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Terra Relicta Top 20 Of 2018



01. Aeon Sable
- Aether
02. Amorphis
- Queen Of Time
03. Atrium Carceri
- Codex
04. Dimmu Borgir
- Eonian
05. Behemoth
- I Loved You At Your Darkest
06. The Eternal
- Waiting For The Endless Dawn
07. MGT
- Gemini Nyte
08. Primordial
- Exile Amongst The Ruins
09. Khôrada
- Salt
10. Immortal
- Northern Chaos Gods

More HERE

Random album

Jakethehawk - Interview


Interview with: Jakethehawk
Conducted by: Will Ring

Formed in 2016, Pittsburgh's (USA) Jakethehawk is a doom, stoner, psychedelic titan of epic sounding proportions. In January, they released their debut Year Of The Hawk EP, and more recently dropped their first full length album To Build A Fire in November this year. Jakethehawk takes a cue from bands of years past, focusing on emotive, colossal riffs that appeal to both the heavy metal fan and casual listener equally. Here, the band and I discuss their early musical influences, the process of creating the massive new album and much more. Jakethehawk is: John Huxley (guitar/vocals), Jordon Lober (drums), Justin Lober (bass) and new vocalist/guitarist, Josh Emery.

Will: Jakethehawk's sound is sort of a doom/sludge style with some prog elements mixed in. What made you want to play this style of music?
John
: As a kid I was raised on early 70s hard rock so that shit is in my blood. Growing up I listened to a lot of King's X and stuff like that... the prog probably comes from not wanting to be "progressive" so much as wanting to focus on textures and themes rather than just writing a ton of party riffs. Mostly I just wanted the record to be more than eight songs about smoking weed or something like that.
Jordan: Personally, I came from a hardcore and punk background so grooves were very few and far between. I grew up listening to a lot jazz and classic rock, because that's what dad was listening to so deal with it. So grooves were always going through my ears but I never tried making a band that relied on grooves until about two years ago. I've always had an appreciation for the stoner and doom style of things and wanted to play this style of music with people that had wanted to do the same.
Josh: I'm really attracted to dense, lush sounds on a general level. Doom is one avenue where I'm fortunate enough to pursue those sounds with these guys.

Will: What was the first song you ever learned to play?
John: "Rooster" by Alice In Chains. On drums it was "I Ain't The One" by Lynyrd Skynyrd.
Justin: Iron Fucking Man
Josh: "About A Girl" by Nirvana, then probably "Blister In The Sun" by the Violent Femmes.

Will: The new album, To Build A Fire, has a big Mastodon vibe to me. Are they an influential band for you?
Josh: Mastodon rules.
John: They were years ago but I've moved away from that I think. I try to be less notey. But I definitely feel that comparison with the acoustic guitar overlays and arpeggios and such. Honestly it is just flattering to have that comparison.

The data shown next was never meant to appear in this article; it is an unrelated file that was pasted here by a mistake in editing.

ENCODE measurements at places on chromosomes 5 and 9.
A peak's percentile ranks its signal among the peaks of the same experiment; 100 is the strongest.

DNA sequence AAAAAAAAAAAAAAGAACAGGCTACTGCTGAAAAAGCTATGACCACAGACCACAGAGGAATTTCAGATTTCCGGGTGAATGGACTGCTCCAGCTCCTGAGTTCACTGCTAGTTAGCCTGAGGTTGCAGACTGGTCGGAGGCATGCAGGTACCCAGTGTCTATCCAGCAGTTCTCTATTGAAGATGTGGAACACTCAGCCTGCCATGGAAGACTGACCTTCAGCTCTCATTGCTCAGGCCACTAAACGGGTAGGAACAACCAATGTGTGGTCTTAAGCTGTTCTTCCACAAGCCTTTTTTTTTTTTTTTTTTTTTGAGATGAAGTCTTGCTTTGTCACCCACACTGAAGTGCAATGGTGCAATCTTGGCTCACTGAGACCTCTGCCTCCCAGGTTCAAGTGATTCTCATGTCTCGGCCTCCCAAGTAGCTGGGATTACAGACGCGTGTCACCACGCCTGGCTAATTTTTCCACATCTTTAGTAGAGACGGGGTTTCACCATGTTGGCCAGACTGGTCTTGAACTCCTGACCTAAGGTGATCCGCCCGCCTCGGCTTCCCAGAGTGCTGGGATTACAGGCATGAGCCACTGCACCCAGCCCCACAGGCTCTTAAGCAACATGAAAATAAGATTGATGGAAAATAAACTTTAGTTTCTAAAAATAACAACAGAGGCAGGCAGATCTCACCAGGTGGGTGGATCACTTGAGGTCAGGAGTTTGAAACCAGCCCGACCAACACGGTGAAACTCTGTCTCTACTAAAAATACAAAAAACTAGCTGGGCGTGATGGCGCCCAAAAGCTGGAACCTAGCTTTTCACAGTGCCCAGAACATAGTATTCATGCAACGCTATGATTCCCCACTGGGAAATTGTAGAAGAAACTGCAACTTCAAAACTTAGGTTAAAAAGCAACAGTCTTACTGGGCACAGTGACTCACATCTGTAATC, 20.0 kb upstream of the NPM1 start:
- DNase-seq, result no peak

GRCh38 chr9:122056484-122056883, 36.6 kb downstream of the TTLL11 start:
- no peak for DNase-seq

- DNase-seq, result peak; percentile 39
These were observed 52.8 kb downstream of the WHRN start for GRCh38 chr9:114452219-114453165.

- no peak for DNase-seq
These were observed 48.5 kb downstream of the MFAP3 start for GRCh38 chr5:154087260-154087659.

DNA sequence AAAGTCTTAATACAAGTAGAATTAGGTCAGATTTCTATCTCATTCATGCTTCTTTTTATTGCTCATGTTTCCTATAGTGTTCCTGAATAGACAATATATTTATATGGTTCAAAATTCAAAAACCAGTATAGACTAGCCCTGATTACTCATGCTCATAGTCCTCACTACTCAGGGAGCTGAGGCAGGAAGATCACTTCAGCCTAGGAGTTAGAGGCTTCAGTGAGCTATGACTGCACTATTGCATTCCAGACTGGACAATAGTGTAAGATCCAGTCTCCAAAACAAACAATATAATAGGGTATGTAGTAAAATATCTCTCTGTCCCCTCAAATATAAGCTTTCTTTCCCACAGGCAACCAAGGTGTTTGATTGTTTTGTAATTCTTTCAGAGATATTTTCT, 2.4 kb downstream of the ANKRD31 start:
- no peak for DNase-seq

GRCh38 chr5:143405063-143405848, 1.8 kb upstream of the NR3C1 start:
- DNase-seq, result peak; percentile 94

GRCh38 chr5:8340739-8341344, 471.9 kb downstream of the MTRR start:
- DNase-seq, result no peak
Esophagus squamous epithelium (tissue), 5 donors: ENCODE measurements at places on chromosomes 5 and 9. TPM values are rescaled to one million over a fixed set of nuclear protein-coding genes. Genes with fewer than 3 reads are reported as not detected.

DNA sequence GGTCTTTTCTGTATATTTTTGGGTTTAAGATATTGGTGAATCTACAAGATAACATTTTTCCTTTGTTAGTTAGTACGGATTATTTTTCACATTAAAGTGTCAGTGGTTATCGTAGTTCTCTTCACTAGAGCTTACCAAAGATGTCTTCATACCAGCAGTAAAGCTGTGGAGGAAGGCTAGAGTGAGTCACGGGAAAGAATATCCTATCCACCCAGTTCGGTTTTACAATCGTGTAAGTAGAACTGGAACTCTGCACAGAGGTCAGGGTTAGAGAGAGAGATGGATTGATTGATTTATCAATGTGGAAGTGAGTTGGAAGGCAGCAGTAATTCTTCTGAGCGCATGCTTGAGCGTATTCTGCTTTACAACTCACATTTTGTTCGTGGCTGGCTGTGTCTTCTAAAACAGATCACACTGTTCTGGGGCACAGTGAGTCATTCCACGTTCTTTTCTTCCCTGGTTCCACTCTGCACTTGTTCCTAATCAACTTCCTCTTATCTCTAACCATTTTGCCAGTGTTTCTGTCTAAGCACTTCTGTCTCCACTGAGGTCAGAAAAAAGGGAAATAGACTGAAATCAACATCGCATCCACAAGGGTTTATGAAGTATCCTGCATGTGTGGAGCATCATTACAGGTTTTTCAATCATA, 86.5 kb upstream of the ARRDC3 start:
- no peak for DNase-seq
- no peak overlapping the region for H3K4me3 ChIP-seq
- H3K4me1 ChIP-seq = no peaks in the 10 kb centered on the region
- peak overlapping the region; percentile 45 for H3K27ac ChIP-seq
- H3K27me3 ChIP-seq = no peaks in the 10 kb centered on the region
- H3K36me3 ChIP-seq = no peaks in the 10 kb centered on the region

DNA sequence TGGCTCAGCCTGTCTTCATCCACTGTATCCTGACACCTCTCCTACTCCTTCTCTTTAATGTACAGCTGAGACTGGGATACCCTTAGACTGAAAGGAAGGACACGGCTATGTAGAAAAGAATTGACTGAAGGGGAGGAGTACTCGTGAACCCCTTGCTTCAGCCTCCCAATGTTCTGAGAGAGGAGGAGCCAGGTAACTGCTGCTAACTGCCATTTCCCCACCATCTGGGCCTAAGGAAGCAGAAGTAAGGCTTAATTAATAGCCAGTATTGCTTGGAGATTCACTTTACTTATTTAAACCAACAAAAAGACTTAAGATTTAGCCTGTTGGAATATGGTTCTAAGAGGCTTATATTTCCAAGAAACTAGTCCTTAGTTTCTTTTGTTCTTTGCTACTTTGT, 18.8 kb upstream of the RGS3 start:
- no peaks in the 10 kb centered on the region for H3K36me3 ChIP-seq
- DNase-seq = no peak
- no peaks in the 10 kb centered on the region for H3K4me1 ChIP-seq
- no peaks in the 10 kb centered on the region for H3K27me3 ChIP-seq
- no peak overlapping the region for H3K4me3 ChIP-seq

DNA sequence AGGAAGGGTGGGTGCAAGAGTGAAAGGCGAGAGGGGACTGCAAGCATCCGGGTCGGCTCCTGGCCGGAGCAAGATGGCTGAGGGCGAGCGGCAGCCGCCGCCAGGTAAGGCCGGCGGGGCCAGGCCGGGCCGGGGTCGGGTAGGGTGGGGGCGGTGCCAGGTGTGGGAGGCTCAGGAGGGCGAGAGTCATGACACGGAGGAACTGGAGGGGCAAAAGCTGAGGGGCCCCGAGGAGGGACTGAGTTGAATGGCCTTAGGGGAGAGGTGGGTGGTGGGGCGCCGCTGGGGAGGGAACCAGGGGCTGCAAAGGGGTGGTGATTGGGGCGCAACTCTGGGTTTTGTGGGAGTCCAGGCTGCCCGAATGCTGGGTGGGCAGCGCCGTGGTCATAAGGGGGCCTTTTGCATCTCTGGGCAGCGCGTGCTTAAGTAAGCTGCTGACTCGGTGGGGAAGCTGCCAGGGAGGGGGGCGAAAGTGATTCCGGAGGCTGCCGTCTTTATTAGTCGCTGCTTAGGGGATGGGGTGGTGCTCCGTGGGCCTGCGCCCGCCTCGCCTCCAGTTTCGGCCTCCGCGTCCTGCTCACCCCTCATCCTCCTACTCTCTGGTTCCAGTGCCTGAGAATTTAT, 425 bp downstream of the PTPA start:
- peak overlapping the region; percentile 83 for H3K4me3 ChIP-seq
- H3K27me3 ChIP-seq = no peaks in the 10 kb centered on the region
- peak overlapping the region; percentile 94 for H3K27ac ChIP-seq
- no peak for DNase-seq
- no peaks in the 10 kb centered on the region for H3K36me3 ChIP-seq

Jordan: I wouldn't say they are much of an influence for my drumming. However, Bran is a machine.
Justin: I was late to the Mastadon party and have only recently became a fan and have only seen them live once, so they were never a huge influence on my playing but they definitely do when it comes time to record.



Will: The thing that impresses me most about the new album is the sound quality. It's this perfect amount of fuzz and distortion without ever becoming disorganized noise. Everything is balanced so well. How did such a young and relatively unknown band get such an excellent mix?
John: I'll let Justin take this one, but as far as the recording I just feel that having the time to do it in our own space left us the freedom to get tones we really loved without having to fight against the clock.
Justin: I did all the engineering and mixing at home and this was the biggest project I have ever taken on before. I still feel like I bit off more than I could chew on this album, so your compliment is beyond flattering. Thank you. I have primarily only recorded metal and hardcore acts which have a 'wall of sound' style. I used the same engineering style for To Build A Fire but made a conscious effort to dial back a bit of the more abrasive tones. I tried my best to make it tastefully raw and punchy without overdoing it. I can't really take all the credit though; James Plotkin mastered it (who also mastered our EP/demo) which had a massive impact on how everything sits in the final mix. He is a highly sought after engineer for a lot of doom and stoner acts, so his style just really coalesced well with what we were able to make on our own. John is being humble but he also had a huge amount of influence on the overall production of the album; the delays and reverbs, fine tuning levels, vocal processing, and overall sonic polishing were his duties.